By Jaci Schneider, Copy Editor
With finals week looming, students have begun scrambling to refine papers, finish projects and study for tests.
Finals week officially begins at the end of Dead Day at 6:30 p.m. Monday and continues through the week, with each regularly scheduled class given a two-hour time slot between 8 a.m. and 8:30 p.m.
Although professors urge students to begin studying early for their final tests, many will stay up late at night cramming for their exams.
Jessica Masters, senior English major from Tallahassee, Fla., and facilitator for the university’s Writing Center in the Learning Commons, said last week 118 students made appointments to receive assistance on papers, compared to 84 the week before.
“A lot of people are commenting about how they’re staying up all night to get projects finished,” Masters said.
Beth Kellar, public service assistant in the Library Common, said she has seen several signs in the past week that indicate finals week is near.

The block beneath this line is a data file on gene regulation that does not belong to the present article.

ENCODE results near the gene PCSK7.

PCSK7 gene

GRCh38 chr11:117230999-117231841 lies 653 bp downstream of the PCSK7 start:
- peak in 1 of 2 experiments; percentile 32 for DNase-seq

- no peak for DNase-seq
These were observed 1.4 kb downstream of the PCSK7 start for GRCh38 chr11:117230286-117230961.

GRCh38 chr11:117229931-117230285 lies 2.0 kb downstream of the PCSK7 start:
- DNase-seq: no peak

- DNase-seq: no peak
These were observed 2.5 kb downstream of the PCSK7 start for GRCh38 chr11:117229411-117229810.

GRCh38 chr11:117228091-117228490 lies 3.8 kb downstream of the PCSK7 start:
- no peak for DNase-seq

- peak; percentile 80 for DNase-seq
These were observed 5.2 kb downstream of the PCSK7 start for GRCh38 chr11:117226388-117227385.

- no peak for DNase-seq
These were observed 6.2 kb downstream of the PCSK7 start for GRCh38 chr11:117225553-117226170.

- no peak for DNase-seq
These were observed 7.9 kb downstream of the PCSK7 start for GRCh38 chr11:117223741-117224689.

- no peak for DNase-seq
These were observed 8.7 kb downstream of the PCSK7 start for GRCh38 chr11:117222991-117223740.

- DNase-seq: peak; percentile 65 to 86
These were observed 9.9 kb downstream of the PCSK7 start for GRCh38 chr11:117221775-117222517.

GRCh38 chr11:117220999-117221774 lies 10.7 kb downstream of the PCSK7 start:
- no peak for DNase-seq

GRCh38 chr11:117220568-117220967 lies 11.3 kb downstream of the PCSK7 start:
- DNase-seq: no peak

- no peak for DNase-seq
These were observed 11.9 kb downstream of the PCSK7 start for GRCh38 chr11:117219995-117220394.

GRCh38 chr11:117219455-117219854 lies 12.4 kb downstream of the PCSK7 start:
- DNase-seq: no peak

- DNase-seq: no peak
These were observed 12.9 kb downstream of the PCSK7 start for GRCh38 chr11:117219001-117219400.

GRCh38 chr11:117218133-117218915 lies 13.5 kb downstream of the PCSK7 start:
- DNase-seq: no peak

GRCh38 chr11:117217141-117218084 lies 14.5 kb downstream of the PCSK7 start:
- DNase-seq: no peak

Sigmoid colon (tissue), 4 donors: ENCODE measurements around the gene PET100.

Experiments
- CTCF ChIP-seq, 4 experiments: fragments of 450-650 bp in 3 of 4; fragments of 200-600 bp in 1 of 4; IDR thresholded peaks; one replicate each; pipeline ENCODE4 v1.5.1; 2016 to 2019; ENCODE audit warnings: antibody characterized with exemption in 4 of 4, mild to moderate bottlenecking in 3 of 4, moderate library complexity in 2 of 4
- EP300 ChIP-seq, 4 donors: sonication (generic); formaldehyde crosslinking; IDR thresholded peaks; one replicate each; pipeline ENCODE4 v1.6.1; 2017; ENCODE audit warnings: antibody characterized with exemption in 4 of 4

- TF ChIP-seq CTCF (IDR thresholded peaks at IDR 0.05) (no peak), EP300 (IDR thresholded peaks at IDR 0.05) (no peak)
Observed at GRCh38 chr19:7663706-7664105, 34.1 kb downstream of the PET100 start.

She said she emptied the coin machine by the copiers and took out $1,400 worth of change after a two-week period, the amount she usually collects in a month. She said the gate count to the library has also doubled in the past week.
“All the computer stations are constantly filled,” Kellar said. “And a lot of people have to wait for one to open.”
Another sign that points to Finals Week is the flow of books into the library. Kellar said students stop checking out books and begin turning them in by the stack. She said overdue fines also jump in the weeks before exams.
“People need to keep their books just a couple of more days to get that paper done,” she said.
As the study spots in the library fill and the work piles up, Kellar said staff positions empty because students become too busy to make it into work and can’t find anyone to fill their shifts.
Hannah Hoffman, senior English major from Monroeville, Penn., said she is starting to get stressed out about her exams.
“In one of my classes, I’m not sure what’s expected of me on the final,” Hoffman said. “That’s adding to my stress level.”
Hoffman said she studies by reviewing books for her English classes and creating one-page study guides for her other courses.
Natalie Sosebee, junior exercise science physical therapy major from Thornton, Colo., said she has four finals.
“I cram a lot,” Sosebee said. “Usually two days before the test.”